After a couple of hours rsync completed, but with an error message: “Couldn’t synchronize all files.” No further info. Crapola. Digging deeper, decided to get a directory count from both the USB drive and the NAS to see what had been skipped in the rysnc process:

ls -1 /Volumes/Jarlsberg > ~/Desktop/usb-dir.txt
ls -1 /Volumes/eggplant/MP3 > ~/Desktop/nas-dir.txt

Then ran a diff from within TextMate and… the light went on. All of the skipped directories were case contrast issues:

Half-Man Half-Biscuit
half-man half-biscuit

Wherever two dir names were identical but the case was different, iTunes was having trouble locating them, and rsync wasn’t able to transfer both to an HFS-formatted drive. So now I was getting somewhere. But how did it happen, and what to do about it?

The NAS runs Linux, and its volumes are ext2fs-formatted. The network layer is AFP. The USB drive is HFS+ formatted. ext2fs is completely case sensitive; HFS+ is case-insensitive but case-respecting. So this works on Linux, but not on the Mac:

mkdir foo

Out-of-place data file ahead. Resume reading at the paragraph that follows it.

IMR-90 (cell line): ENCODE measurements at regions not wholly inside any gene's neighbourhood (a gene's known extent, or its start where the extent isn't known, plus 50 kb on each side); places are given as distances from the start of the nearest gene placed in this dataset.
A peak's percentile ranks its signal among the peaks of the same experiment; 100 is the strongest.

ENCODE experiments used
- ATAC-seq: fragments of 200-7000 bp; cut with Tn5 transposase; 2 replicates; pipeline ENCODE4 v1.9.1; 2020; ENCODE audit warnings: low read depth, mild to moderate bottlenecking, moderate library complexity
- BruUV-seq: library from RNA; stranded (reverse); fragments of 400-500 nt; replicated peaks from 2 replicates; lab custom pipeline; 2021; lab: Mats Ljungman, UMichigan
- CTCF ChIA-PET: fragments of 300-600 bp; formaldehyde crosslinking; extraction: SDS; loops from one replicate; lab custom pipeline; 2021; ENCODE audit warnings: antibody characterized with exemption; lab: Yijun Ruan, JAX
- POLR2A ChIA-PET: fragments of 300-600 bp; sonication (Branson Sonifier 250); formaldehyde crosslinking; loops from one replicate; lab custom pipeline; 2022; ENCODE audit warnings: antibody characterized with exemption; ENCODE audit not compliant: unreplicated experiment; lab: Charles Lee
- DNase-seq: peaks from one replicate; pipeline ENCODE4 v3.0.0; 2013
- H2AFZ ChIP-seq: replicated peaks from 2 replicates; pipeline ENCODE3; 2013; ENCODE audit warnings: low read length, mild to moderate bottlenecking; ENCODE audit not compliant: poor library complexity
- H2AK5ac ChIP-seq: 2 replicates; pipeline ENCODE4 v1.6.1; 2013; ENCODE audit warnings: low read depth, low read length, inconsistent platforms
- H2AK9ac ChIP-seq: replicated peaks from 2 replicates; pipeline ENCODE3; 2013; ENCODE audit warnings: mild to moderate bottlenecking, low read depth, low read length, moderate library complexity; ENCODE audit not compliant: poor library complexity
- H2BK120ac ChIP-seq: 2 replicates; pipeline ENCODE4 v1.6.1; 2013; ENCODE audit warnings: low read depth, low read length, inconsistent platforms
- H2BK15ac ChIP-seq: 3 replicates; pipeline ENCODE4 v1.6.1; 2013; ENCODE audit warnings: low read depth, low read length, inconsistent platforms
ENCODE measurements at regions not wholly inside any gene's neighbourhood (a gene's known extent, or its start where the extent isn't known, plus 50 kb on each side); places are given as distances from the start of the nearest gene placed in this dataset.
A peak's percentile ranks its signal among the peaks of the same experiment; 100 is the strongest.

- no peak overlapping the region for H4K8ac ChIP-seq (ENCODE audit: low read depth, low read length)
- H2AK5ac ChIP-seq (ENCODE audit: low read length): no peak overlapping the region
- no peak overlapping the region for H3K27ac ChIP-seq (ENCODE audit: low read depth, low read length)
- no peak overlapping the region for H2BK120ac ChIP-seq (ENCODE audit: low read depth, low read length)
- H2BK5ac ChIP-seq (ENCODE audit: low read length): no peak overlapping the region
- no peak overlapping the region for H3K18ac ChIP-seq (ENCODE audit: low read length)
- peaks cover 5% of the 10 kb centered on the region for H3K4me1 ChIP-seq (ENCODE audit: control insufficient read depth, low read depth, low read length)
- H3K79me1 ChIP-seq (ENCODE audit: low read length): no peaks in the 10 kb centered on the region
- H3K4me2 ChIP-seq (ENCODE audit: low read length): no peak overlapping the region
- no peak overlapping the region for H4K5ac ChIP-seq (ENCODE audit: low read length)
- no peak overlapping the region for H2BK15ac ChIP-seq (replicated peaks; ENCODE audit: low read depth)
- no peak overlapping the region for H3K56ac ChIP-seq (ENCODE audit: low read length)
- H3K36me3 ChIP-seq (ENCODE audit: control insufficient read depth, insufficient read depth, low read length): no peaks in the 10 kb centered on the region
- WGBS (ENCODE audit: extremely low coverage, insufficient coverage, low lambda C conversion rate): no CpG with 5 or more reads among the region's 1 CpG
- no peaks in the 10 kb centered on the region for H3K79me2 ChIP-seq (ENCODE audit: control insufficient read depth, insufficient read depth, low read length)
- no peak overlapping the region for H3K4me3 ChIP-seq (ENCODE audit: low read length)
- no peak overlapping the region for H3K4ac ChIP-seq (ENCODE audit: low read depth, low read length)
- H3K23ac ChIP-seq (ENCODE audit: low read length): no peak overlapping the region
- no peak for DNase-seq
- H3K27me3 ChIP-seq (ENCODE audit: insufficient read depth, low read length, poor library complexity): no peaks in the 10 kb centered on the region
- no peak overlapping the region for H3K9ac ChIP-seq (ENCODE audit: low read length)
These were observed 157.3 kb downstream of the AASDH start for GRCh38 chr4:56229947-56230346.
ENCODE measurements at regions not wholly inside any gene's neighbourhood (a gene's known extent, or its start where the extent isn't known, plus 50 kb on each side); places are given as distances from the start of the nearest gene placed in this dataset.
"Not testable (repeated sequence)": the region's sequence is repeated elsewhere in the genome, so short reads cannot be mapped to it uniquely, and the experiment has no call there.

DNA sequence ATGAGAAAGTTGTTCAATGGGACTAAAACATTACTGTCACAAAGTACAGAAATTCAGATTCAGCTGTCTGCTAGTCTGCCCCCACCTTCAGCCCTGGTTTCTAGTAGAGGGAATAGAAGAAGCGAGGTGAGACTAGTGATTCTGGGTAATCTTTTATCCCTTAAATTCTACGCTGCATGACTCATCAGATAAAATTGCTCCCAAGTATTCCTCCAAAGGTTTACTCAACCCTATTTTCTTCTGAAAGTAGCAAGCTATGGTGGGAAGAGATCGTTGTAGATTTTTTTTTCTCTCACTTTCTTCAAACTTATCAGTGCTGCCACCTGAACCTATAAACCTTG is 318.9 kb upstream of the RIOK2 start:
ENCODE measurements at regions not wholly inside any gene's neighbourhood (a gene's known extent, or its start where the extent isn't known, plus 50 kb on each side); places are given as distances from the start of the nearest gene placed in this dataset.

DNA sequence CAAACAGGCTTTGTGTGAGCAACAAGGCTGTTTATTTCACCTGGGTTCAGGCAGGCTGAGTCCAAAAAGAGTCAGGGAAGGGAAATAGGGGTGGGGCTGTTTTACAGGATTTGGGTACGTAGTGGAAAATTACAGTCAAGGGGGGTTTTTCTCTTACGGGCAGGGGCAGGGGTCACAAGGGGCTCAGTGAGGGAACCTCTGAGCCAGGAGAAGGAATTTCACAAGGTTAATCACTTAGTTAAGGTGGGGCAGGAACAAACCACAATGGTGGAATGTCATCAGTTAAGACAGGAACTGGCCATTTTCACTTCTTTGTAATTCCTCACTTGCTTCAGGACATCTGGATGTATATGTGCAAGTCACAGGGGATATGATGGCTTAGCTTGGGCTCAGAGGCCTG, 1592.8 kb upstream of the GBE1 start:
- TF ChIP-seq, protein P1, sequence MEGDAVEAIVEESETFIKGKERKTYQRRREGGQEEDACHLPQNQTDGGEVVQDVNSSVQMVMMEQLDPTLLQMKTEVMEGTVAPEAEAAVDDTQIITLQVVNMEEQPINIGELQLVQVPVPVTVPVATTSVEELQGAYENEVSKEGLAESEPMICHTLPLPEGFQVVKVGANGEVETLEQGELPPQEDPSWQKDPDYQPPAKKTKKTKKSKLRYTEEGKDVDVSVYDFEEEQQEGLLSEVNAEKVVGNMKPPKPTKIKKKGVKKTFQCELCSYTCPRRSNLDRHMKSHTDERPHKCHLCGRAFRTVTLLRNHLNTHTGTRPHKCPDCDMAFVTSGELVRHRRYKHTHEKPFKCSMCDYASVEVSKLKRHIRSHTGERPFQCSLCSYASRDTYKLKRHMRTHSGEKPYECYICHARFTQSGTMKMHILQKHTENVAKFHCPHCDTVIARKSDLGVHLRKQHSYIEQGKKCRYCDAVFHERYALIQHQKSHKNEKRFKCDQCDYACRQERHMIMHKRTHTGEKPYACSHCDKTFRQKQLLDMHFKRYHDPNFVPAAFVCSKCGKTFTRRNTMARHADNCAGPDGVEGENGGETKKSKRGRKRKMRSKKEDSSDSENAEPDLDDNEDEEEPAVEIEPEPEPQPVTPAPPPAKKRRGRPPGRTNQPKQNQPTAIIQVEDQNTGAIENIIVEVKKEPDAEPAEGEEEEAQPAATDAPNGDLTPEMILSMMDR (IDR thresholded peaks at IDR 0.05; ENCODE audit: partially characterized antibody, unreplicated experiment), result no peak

mkdir Foo

You’d think that iTunes would never create two dirs with the same name but different cases, even when writing to a filesystem that supports that… but the evidence proved otherwise – iTunes had created a directory structure it couldn’t read.

So I’m content using USB external storage for my music, as long as I can come up with a way to back it up (maybe I’ll just push monthly tarballs to the NAS, or use S3, or something). The remaining problem was getting all of my playlists, play counts, etc. back. Again, more XML surgery. More wrestling with a 50MB XML file, re-importing, things getting weird. Running out of patience, decided to throw in the towel and start fresh. Dragged in 30,000 tracks from the USB drive and damn the database. Not ideal by a long shot, but the process did manage to resurrect a bunch of long-orphaned tracks, ghost podcasts, etc.